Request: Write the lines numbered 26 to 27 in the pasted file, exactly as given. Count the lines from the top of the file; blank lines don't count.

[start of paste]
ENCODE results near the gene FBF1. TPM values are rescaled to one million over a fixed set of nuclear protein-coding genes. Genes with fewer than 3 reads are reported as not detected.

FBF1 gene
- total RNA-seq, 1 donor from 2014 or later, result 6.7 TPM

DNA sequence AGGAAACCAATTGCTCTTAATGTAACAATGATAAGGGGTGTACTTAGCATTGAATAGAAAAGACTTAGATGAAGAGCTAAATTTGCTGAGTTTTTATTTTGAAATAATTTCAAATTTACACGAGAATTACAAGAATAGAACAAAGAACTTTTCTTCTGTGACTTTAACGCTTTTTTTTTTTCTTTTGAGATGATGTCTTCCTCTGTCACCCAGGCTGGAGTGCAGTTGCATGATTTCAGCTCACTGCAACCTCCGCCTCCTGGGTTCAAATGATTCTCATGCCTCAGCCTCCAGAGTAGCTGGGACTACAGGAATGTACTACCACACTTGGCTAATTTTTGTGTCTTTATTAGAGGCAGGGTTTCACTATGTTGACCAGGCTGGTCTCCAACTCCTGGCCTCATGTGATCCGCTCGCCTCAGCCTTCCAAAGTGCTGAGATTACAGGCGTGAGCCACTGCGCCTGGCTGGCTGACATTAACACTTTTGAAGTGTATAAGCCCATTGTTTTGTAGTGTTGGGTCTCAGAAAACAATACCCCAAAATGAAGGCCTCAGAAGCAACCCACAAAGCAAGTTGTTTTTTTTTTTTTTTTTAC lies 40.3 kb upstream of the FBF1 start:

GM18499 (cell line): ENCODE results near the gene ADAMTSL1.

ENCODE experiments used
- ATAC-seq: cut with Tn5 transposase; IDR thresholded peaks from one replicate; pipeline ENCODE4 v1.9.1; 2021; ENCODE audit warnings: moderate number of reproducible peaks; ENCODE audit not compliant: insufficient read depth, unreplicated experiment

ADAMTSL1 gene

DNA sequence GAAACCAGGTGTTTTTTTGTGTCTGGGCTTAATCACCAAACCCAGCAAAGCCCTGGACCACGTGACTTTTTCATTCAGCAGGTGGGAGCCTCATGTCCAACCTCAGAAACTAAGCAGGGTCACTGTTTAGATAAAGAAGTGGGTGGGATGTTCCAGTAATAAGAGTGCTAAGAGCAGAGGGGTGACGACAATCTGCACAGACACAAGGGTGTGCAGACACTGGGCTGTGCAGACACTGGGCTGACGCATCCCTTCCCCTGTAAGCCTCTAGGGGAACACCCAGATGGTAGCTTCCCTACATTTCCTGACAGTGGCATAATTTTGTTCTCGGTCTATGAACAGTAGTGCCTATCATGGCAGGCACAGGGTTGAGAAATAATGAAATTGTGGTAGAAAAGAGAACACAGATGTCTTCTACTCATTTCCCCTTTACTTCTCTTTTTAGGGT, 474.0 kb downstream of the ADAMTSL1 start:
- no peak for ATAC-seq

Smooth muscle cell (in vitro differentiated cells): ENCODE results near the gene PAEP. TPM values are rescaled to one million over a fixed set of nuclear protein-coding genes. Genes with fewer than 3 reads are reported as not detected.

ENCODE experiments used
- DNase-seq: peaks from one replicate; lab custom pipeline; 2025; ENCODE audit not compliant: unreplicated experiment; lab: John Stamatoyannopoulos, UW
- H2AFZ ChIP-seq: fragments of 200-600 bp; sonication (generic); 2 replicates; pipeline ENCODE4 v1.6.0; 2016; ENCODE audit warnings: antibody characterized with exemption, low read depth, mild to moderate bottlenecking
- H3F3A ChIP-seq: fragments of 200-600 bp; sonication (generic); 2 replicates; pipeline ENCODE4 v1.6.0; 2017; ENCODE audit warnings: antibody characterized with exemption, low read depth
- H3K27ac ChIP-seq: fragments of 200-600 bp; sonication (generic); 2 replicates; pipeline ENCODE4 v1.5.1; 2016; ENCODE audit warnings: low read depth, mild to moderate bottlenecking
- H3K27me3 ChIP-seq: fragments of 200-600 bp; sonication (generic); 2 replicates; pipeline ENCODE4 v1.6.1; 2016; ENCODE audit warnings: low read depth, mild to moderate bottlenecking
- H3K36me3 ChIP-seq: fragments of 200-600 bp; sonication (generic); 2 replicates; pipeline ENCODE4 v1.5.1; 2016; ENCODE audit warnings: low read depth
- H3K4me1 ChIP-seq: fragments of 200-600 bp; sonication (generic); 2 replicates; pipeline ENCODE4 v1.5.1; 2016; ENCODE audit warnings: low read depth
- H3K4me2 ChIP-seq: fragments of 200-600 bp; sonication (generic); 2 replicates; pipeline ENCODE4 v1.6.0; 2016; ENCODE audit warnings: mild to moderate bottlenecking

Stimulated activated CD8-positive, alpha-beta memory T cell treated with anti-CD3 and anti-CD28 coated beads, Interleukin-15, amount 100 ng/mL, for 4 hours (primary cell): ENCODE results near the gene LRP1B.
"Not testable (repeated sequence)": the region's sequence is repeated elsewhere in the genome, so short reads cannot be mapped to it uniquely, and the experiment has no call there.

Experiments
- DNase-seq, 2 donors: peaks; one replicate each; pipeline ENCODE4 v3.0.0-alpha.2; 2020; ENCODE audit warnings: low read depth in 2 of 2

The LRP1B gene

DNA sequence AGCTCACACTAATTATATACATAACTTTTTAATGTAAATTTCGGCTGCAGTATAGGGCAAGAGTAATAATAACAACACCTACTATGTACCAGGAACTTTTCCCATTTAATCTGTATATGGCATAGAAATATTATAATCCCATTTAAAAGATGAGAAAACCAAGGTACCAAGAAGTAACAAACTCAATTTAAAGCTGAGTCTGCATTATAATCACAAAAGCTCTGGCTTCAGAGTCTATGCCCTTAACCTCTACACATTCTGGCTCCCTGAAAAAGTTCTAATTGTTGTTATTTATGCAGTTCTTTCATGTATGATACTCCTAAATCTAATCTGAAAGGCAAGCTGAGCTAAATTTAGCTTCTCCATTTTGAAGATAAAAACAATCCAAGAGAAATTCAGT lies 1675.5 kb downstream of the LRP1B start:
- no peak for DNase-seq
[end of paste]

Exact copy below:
DNA sequence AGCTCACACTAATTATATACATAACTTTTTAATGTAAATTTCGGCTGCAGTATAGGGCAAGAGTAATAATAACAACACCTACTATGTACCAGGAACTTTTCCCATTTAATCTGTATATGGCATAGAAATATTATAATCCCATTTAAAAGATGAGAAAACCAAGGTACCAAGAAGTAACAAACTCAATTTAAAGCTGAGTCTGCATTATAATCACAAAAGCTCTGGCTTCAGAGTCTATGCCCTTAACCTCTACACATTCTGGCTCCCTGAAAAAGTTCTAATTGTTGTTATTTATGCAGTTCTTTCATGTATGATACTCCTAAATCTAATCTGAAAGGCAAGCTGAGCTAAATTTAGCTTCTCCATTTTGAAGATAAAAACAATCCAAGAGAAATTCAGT lies 1675.5 kb downstream of the LRP1B start:
- no peak for DNase-seq